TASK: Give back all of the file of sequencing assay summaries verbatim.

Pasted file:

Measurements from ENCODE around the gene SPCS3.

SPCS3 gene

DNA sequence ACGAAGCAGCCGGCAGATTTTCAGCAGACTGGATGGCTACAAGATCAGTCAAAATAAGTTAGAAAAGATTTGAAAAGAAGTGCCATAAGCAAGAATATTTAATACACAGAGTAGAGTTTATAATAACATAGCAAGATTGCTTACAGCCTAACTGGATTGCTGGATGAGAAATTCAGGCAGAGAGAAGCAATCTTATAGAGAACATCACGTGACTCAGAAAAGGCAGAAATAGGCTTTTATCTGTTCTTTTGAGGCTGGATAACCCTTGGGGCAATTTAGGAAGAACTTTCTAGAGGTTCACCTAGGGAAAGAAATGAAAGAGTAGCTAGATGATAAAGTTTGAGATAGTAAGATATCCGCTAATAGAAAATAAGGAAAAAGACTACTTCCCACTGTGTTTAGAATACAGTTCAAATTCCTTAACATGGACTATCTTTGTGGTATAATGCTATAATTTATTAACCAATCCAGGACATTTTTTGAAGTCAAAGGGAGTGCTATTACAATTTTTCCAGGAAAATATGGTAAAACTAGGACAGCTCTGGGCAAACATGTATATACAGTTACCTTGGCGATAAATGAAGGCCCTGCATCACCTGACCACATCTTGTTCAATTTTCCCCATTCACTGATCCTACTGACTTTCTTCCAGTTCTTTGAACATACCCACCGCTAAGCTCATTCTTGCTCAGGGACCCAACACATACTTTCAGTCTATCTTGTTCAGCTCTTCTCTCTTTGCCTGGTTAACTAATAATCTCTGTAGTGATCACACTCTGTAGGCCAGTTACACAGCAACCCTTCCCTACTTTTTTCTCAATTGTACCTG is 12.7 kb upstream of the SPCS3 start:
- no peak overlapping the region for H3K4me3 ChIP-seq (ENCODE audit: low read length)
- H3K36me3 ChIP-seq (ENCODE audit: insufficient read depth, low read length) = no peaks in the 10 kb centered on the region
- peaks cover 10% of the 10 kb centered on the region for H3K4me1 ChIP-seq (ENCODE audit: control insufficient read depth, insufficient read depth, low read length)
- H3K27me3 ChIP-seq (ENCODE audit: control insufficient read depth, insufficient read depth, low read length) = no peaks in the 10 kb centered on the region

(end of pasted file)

Measurements from ENCODE around the gene SPCS3.

SPCS3 gene

DNA sequence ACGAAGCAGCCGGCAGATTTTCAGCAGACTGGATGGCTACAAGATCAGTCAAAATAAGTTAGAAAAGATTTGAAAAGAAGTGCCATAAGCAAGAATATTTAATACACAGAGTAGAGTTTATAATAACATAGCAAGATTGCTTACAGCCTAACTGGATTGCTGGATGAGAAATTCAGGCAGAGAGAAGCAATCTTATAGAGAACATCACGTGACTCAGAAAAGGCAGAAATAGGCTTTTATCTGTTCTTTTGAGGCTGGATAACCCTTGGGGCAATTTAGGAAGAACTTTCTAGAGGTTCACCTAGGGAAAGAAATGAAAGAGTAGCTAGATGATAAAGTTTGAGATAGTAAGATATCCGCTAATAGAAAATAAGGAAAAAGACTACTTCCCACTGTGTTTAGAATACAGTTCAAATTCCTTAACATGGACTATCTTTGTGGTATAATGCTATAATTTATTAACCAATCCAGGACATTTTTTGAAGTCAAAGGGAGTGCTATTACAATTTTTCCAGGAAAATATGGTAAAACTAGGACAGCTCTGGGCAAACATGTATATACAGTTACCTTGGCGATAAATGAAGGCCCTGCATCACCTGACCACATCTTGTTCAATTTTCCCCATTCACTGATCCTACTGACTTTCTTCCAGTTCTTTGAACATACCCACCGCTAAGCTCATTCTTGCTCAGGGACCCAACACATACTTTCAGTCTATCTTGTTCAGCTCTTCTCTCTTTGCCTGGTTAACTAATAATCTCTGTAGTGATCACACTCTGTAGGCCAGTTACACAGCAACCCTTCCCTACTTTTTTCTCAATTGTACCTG is 12.7 kb upstream of the SPCS3 start:
- no peak overlapping the region for H3K4me3 ChIP-seq (ENCODE audit: low read length)
- H3K36me3 ChIP-seq (ENCODE audit: insufficient read depth, low read length) = no peaks in the 10 kb centered on the region
- peaks cover 10% of the 10 kb centered on the region for H3K4me1 ChIP-seq (ENCODE audit: control insufficient read depth, insufficient read depth, low read length)
- H3K27me3 ChIP-seq (ENCODE audit: control insufficient read depth, insufficient read depth, low read length) = no peaks in the 10 kb centered on the region